I would imagine that I know less about the Doctrine and Covenants than your average seminary student.
You know the feeling. You’re visiting a blog, you like the post, and you want to add something in the comments. You want to come across as hip and well-read, but also down-to-earth and folksy. What to do?
Since the first Sunday of 2005 is almost upon us, letâ€™s take a good look at ourselves and consider our Sunday attire. More specifically, letâ€™s look at whoâ€™s wearing pants in your chapel. If you hadnâ€™t already noticed, itâ€™s mostly men.
Among other reasons that I like living in Washington DC is the Washington Post. It is on occasion of course a partisan rag, but, hey, it is my partisan rag. It is certainly much better than the trash that they read in some city farther up the coast. The world might have been different, however, had the Post gone Mormon. Apparently it almost did.
Over at A Bird’s Eye View, I’ve been having a conversation in comments with John Fowles. In one comment, John castigates a student who made a remark that he viewed as derogatory towards Mormons. John writes: “If she is ‘liberal’ doesn’t that mean she is supposed to be ‘sensitive’? Or does that only mean she is sensitive to the favored social causes and minorities and intolerant towards others?” Ahh, where to begin?
The patron saint of the New Mormon History â€“ Leonard Arrington â€“ started his academic life as an economist, but interestingly economists have been on the whole absent from Mormon studies. Given the presence of philosophers, sociologists, and â€“ of course â€“ gobs of historians, the lack of followers of the dismal science is striking.
Belgium, December 29, 2004. For days now I have been confronted with TV-images of bloated and rotting bodies littered along shores, of parents crying over the corpses of their children, of living children staring dumbfounded into a camera and holding up a note with their name and the question “Seen parents?” – while it is almost certain, after three days, they have become orphans. Thousands of orphans and they still cling to their note.
As a father of two teenagers with three more children in the pipeline, I have received — and continue to receive — plenty of parenting advice. One bit of advice that I hear over and over is this: pick your battles. Standing in the middle of this experience, I haven’t yet decided whether this advice is merely self-evident encouragement, truly insightful parenting counsel, or complete hogwash. I am leaning toward the hogwash hypothesis.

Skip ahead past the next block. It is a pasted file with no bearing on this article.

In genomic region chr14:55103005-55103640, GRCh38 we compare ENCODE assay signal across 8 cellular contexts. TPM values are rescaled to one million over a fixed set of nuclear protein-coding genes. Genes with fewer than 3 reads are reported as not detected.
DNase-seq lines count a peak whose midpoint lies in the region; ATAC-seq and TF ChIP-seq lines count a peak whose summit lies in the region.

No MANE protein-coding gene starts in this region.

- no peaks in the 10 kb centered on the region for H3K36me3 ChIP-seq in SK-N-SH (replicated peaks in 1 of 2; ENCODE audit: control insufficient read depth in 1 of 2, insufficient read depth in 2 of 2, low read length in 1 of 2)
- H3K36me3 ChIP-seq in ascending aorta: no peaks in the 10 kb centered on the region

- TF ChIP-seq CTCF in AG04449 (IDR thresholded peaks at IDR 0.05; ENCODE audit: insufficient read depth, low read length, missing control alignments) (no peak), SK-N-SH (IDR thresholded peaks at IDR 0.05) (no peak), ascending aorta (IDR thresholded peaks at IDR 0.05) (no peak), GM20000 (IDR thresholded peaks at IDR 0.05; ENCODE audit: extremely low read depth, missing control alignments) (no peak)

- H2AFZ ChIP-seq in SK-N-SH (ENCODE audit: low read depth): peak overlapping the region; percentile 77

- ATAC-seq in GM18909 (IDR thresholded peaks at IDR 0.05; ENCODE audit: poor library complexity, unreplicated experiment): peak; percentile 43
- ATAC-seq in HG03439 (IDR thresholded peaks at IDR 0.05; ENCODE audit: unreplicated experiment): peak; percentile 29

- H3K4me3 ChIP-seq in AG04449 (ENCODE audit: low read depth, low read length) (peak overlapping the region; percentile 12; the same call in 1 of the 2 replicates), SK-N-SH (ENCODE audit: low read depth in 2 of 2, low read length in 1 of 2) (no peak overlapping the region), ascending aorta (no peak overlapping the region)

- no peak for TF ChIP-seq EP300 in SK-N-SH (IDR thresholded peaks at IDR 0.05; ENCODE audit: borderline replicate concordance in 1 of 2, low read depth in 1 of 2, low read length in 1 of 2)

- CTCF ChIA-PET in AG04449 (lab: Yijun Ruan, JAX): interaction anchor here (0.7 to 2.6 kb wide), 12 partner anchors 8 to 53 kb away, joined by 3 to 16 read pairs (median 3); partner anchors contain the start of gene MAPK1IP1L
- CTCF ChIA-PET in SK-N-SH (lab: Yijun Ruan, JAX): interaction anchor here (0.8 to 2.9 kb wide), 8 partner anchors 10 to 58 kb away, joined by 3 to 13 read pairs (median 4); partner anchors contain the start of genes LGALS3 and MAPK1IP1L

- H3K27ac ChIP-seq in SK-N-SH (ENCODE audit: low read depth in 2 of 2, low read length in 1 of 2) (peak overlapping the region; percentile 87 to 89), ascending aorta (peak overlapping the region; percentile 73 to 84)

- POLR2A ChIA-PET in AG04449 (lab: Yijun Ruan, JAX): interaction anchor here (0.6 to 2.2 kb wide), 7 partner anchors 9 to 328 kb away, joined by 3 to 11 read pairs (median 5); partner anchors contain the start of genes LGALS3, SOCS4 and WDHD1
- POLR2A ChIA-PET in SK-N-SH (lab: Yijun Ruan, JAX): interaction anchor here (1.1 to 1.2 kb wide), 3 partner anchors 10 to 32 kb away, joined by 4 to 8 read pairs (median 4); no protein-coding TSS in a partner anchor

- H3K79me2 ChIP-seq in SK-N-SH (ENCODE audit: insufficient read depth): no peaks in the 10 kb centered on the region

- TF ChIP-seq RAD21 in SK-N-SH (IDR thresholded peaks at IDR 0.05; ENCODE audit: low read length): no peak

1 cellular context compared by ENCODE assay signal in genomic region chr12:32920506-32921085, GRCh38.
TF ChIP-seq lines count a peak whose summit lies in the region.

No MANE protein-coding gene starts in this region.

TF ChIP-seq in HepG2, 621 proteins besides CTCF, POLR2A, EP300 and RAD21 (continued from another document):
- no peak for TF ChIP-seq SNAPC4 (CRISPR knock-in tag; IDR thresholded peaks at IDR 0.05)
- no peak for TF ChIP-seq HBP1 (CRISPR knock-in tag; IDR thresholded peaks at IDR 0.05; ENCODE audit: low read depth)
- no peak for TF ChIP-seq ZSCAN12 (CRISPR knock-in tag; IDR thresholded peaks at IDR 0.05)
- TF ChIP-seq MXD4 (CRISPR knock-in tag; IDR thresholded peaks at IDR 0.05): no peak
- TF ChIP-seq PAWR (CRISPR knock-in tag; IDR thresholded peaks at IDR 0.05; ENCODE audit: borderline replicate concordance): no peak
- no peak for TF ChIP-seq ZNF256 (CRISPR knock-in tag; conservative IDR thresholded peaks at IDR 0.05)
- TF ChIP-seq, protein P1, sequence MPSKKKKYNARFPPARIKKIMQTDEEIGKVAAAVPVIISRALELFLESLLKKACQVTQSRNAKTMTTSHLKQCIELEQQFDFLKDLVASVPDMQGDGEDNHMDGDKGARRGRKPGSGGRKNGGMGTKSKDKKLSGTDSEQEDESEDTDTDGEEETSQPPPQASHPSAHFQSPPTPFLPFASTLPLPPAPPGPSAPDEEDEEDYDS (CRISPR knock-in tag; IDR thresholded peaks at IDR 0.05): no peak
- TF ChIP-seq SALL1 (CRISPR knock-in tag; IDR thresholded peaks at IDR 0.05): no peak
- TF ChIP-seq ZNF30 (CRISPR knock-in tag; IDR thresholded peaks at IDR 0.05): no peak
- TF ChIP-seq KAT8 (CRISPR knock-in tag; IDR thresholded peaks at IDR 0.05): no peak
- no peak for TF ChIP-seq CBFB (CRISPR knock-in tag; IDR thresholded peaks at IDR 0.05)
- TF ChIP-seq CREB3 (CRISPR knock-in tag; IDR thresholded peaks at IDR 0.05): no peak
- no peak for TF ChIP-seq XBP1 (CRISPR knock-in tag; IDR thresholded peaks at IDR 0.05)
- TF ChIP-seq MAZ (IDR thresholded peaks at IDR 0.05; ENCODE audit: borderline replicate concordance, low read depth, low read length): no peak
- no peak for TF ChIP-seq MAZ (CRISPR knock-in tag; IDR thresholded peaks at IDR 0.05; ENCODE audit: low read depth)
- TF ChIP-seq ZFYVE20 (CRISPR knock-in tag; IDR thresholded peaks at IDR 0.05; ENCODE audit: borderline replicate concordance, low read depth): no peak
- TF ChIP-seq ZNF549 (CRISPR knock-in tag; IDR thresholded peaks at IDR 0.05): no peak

Here is an empirical claim for which I have no support, other than my own observations: many Mormons inappropriately mystify revelation.
Judge Richard Posner — one of the most influential judges of the past several decades — is guest blogging on professor Brian Leiter’s blog. His first post deals with faith-based morality and how this affects public policy. (A topic that T & S readers will recognize as familiar — we discuss it a lot around here). Judge Posner suggests that: “If the population is religious, religion will influence morality, which in turn will influence law, subject to constitutional limitations narrowly interpreted to protect the handful of rights that ought not to be at the mercy of the majority.” Instead of giving further snippets, I’ll commend for reading the entirety of Judge Posner’s fine post.
If we remember that the Father already knows our needs and desires, then the idea of prayer is strange.
We watched Mr. Krueger’s Christmas a few nights ago. It’s not half bad.
Very little regarding Christmas happens in the Smith household without my wife’s instigation. Although I enjoy our Christmas traditions, I too often free-ride on her efforts.
One of the great advantages of blogging is that you can ramble on regardless of whether or not what you are saying is of any interest to anyone else. Hence this post. I feel it is time that we had the discussion that you have all be waiting for: The one on real estate leases, corporate law, and the United Order.
After you try your hand at composing a haiku, take a chance on writing a Christmas story. All you have to do is supply the ending: a crotchety old cop is assigned to supervise a Christmas shopping trip for two needy kids, and after grudgingly performing the act of service he finds himself